The European Parliament has officially given the green light to a reform of the Common Agricultural Policy (CAP) which, among its many aims, will be switching cash to small farms and rewarding sustainable farming methods.
“This new version of the policy aims to be greener, fairer, more flexible and transparent,” parliament said in a statement this week.
This is the biggest reform of EU farming subsidies in decades but before we get into the technicalities of this refreshed policy lets first discuss what it is.
1. What is the Common Agricultural Policy?
The EU’s Common Agricultural Policy, launched in 1962, is a partnership between agriculture and society – between Europe and its farmers.
It is a common policy for all EU countries that is managed and funded at a European level from the resources of the union’s budget.
The CAP aims to do a couple of things.
Supporting farmers and improving agricultural productivity, ensuring a stable supply of affordable food, safeguarding European Union farmers to make a reasonable living, helping tackle climate change and maintaining rural areas are just a couple of its main goals.
2. So, why did it need an update?
Well, the CAP has courted significant controversy over the years.
According to Management Study Guide (a certified education provider), the policy’s subsidies lower the price of some crops leading to market distortions and this is why the CAP has come under some severe criticism.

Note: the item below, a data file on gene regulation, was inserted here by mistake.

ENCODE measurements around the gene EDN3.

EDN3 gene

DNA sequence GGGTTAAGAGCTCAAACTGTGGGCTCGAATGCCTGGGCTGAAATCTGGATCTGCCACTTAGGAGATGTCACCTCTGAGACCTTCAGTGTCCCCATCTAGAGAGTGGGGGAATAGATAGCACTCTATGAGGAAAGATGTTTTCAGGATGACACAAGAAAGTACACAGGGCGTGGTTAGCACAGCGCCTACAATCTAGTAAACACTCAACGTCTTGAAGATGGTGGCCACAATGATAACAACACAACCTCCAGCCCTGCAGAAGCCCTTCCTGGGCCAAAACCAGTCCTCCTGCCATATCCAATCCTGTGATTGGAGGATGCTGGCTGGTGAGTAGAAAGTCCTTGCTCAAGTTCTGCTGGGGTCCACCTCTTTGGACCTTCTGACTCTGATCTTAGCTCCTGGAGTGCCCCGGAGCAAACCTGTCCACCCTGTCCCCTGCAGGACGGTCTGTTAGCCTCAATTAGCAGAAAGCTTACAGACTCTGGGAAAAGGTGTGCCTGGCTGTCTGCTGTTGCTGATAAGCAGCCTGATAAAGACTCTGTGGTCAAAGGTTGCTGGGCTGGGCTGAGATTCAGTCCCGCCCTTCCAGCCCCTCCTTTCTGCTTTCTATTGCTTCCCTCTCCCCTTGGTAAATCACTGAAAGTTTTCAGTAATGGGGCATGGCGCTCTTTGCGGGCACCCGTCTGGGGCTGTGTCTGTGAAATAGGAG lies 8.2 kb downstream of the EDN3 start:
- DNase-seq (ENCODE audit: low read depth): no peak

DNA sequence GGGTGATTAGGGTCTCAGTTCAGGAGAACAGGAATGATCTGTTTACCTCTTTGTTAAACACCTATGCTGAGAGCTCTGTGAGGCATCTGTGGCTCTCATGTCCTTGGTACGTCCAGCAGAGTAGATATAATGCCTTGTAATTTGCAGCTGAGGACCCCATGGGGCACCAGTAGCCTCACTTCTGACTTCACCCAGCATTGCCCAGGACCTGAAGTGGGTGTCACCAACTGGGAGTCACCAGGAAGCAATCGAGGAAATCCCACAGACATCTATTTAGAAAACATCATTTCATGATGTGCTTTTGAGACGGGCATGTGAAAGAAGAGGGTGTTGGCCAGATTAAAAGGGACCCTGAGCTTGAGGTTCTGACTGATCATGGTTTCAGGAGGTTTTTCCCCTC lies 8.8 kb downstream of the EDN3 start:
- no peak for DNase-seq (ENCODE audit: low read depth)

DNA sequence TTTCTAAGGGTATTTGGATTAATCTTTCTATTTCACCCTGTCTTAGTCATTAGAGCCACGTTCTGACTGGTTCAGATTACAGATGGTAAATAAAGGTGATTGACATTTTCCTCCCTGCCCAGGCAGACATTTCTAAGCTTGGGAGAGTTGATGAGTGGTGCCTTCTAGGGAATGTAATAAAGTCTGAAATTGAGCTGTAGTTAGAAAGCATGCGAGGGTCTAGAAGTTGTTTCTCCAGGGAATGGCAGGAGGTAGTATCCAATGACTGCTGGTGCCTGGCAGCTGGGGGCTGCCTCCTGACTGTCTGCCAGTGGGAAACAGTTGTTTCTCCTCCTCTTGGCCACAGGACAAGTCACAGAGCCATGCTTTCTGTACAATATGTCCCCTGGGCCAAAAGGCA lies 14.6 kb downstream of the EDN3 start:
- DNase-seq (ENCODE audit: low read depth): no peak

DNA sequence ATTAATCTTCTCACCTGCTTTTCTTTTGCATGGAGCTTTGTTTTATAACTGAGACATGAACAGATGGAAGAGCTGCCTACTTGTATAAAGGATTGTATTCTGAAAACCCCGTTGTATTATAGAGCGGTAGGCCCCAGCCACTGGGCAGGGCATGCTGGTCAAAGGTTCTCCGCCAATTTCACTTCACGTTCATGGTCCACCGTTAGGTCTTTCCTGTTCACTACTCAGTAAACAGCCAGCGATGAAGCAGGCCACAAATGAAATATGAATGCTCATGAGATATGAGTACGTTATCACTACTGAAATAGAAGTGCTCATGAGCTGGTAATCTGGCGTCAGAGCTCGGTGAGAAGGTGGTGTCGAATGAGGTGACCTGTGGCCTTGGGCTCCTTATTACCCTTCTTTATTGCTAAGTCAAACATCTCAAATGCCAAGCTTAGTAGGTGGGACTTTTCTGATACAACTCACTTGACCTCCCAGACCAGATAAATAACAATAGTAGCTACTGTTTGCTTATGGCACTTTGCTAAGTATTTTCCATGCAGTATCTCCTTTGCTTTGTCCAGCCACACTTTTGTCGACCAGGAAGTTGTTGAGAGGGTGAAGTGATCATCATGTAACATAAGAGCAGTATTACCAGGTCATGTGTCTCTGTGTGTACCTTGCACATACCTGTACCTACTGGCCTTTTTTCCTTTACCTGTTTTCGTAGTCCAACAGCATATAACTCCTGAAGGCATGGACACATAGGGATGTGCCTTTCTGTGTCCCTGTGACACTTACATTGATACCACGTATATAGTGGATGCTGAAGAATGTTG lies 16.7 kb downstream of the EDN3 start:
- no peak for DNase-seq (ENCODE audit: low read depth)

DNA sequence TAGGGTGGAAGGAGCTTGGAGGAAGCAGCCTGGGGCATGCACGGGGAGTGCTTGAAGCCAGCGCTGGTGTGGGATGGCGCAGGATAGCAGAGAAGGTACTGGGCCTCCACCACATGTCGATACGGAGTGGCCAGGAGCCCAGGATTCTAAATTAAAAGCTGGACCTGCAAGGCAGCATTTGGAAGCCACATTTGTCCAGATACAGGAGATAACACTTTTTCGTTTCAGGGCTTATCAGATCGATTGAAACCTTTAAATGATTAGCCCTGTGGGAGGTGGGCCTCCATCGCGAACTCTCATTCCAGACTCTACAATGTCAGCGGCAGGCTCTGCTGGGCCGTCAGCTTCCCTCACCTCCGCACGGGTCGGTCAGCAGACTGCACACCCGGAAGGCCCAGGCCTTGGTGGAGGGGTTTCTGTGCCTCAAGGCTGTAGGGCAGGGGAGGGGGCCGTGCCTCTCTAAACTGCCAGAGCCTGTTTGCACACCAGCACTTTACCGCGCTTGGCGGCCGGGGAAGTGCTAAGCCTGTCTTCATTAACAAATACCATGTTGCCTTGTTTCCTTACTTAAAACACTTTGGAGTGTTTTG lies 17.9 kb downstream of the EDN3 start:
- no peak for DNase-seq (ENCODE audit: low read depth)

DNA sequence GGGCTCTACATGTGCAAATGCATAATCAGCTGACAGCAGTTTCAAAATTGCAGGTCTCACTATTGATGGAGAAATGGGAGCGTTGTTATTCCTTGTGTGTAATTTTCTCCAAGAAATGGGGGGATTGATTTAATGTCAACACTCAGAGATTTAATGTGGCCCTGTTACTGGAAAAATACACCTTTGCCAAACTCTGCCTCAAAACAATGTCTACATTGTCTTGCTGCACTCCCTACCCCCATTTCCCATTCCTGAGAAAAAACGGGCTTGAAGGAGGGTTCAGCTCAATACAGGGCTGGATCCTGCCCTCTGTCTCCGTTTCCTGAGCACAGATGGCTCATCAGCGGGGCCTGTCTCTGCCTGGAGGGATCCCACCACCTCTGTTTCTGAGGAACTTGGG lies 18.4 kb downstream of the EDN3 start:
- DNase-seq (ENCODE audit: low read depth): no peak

It has been criticised by developing countries in Africa and by small farmers within the EU.
It has even been describes as one of the most “regressive and ill-formed policies”.
The older version of the policy did not differentiate between small farmers and big farming corporations.Therefore, more money was given out to firms that had more hectare land under cultivation, further encouraging large corporations to buy out lands from small-time farmers.
On the one hand, they would generate more revenue since the size of their farm increases. On the other, their costs drastically decrease because of the economies of scale (cost advantages reaped by companies when production becomes efficient).
In fact, Dutch MEP Bas Eickhout said that 80% of the European money for agriculture goes to the 20% largest farmers.
The average farm size in Europe has consequently doubled, reflecting the disappearance of small farms.
Hence, the CAP came under heat for actually hurting small European farmers.
It was criticised for a couple of other things too – including disproportionate spending of tax on farmers, inflated prices and distortion of the market.
Farmers received a disproportionately high amount of taxpayers’ money from the EU budget, despite only representing less than 3% of the European population and generating less than 6% of the GDP of the region, according to Debating Europe.
This means that a lot of taxpayer’s money ended up in the pockets of big corporations.
These high taxes for EU citizens lead to inflation and that’s why the cost of food grains in Europe is much higher than the rest of the world.
On the other hand, all of this guarantees a pretty decent profit to anyone who produces crops – this then leads to overproduction, according to Management Study Guide.
Keep in mind, however, that these benefits are reaped by huge farming corporations – not small farmers like those that work in Malta.
MEPs ensured that member states will dedicate at least 10% of their direct payments to the redistributive income support tool, to increase payments received by smaller farms.
Other interventions like the payment for small farmers, internal convergence payments, the territorialisation of the basic income support, or the capping/regressive reductions will also be used to help meet the redistributive needs.
They also insisted that a crisis reserve with an annual budget of €450 million will be permanently ready to help farmers with price or market instability.